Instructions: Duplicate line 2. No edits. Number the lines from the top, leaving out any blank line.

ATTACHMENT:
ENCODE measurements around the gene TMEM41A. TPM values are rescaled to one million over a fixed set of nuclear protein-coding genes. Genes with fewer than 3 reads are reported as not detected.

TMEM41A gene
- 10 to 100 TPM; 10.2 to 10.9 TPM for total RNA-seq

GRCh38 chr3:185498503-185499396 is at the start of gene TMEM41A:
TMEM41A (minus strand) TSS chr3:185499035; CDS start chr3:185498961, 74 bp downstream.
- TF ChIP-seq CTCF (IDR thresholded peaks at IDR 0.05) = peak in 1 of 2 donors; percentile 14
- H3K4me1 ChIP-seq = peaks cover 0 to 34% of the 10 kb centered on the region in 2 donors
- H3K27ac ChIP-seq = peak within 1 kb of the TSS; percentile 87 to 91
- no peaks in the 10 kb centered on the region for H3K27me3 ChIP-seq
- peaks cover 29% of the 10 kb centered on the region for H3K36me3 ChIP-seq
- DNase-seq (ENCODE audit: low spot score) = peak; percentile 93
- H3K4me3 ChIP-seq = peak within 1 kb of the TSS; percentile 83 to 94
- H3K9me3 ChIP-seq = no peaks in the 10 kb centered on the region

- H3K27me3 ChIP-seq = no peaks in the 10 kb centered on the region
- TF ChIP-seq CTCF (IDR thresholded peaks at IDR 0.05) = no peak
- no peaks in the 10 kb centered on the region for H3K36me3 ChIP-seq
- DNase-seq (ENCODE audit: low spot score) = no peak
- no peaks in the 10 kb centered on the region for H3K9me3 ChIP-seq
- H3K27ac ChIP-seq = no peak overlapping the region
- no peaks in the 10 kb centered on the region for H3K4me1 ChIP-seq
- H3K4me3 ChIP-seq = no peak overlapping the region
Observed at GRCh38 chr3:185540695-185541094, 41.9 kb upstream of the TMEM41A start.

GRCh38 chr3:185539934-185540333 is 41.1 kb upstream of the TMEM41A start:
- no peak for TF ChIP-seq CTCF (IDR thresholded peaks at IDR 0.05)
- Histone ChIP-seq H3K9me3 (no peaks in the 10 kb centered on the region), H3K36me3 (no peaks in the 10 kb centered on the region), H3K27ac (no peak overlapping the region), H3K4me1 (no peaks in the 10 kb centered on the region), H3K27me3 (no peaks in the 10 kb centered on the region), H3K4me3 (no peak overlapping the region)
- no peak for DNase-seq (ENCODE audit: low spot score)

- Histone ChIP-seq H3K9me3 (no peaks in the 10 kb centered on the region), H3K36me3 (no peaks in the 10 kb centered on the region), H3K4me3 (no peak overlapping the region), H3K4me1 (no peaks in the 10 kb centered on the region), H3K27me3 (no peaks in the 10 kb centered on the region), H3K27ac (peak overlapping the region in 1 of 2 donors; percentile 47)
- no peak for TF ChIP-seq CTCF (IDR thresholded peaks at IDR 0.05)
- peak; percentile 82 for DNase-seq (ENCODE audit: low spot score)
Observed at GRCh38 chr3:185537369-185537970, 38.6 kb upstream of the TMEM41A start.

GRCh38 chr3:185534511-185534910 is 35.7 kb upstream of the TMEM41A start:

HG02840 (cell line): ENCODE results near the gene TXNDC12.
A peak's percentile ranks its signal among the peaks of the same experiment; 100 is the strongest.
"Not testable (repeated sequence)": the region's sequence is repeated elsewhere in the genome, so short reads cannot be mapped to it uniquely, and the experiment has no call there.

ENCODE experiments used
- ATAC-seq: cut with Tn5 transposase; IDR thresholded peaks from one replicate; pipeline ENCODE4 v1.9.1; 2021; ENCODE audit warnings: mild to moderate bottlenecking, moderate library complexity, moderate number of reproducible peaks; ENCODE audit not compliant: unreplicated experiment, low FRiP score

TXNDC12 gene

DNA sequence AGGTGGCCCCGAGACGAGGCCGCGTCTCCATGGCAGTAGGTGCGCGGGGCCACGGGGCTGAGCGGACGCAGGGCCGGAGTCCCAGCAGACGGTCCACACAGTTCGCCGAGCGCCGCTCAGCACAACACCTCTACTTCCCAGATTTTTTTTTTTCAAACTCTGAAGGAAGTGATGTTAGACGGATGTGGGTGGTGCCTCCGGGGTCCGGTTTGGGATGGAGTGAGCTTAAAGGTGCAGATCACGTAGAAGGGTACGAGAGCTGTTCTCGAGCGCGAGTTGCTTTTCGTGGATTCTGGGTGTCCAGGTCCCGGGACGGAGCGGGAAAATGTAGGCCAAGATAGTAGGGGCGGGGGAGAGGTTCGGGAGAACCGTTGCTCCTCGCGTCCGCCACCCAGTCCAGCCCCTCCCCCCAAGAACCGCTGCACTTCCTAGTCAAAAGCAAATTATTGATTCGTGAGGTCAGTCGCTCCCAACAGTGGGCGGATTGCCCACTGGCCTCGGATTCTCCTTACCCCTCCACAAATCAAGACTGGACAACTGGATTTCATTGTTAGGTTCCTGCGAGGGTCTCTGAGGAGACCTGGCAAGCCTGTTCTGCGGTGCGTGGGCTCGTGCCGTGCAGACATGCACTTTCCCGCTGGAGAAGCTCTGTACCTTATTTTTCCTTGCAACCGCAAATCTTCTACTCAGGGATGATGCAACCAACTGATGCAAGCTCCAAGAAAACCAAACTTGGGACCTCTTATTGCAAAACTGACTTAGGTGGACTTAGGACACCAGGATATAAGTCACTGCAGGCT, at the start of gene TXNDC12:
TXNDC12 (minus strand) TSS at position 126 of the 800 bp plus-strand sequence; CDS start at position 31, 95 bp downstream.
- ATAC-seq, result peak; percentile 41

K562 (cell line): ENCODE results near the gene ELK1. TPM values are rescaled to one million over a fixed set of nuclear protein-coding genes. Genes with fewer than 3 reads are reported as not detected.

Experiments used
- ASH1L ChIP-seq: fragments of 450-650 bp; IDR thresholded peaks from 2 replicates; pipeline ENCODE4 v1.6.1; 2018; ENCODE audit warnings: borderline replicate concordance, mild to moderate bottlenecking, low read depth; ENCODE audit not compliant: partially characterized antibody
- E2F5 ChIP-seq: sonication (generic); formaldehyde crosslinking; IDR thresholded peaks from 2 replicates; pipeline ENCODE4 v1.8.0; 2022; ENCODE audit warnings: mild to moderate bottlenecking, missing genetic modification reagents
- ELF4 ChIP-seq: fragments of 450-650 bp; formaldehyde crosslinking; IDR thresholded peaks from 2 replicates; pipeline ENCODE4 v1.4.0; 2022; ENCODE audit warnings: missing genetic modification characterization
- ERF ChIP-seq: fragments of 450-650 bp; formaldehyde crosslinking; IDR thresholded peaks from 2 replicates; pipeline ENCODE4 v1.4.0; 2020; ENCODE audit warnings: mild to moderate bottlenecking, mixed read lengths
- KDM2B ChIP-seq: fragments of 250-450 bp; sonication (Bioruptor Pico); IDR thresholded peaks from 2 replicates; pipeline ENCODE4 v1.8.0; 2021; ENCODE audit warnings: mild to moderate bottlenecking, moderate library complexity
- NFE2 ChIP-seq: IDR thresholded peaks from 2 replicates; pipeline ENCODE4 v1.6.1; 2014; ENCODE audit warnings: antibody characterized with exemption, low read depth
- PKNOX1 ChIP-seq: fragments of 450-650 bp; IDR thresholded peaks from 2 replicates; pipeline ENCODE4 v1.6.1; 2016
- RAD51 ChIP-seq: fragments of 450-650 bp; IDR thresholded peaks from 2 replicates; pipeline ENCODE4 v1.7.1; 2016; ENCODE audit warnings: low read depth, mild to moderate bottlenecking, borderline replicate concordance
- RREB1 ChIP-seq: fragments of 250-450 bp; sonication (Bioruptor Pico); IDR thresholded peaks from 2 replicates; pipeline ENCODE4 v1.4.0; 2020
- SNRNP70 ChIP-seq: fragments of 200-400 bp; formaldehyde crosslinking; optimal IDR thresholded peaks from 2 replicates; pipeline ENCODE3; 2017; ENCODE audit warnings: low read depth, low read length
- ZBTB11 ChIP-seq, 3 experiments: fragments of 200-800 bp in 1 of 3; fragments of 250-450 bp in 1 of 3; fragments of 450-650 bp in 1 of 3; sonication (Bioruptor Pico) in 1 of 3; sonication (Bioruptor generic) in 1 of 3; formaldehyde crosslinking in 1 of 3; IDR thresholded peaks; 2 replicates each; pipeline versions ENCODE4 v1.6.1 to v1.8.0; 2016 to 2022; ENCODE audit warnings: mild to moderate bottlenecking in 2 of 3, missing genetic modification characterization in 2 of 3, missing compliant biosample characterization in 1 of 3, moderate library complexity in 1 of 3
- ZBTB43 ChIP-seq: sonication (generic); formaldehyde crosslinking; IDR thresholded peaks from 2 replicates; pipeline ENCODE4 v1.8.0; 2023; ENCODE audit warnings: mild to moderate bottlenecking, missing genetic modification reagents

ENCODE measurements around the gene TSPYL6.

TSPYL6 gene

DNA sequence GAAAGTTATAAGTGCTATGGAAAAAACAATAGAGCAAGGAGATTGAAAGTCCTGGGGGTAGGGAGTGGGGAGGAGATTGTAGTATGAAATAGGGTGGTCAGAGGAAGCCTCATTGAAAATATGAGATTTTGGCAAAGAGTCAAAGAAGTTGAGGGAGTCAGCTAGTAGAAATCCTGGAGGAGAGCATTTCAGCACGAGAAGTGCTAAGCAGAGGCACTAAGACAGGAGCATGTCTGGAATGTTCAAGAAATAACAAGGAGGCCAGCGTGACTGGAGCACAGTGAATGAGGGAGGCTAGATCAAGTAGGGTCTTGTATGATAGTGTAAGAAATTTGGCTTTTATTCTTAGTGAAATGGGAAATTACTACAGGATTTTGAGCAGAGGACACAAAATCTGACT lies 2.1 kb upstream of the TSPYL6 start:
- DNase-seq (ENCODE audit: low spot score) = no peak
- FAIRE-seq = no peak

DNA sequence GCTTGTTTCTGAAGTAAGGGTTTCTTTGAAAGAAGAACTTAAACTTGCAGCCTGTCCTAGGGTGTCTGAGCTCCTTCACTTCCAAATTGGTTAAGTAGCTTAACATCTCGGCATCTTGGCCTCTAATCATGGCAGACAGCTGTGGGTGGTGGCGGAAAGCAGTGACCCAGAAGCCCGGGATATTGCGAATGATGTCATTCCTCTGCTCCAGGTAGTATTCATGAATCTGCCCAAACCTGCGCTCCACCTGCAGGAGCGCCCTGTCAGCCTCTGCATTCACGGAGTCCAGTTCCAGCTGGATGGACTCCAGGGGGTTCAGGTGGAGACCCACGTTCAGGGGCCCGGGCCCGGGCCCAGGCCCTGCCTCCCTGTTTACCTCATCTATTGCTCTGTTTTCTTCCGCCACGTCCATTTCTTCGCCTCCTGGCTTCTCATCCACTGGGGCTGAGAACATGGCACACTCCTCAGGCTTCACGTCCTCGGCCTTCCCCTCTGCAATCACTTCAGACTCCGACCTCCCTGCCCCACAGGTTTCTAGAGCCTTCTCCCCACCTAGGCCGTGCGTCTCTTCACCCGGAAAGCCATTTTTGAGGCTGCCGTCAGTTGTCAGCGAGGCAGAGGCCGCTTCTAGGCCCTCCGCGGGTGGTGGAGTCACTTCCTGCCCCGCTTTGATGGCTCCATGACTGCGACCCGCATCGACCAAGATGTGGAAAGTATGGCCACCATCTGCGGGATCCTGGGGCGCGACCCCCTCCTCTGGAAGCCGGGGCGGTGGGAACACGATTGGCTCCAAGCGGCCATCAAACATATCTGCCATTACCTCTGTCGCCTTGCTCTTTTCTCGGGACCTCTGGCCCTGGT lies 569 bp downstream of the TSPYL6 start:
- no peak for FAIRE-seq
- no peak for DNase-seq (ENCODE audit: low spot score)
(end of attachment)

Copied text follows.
TMEM41A gene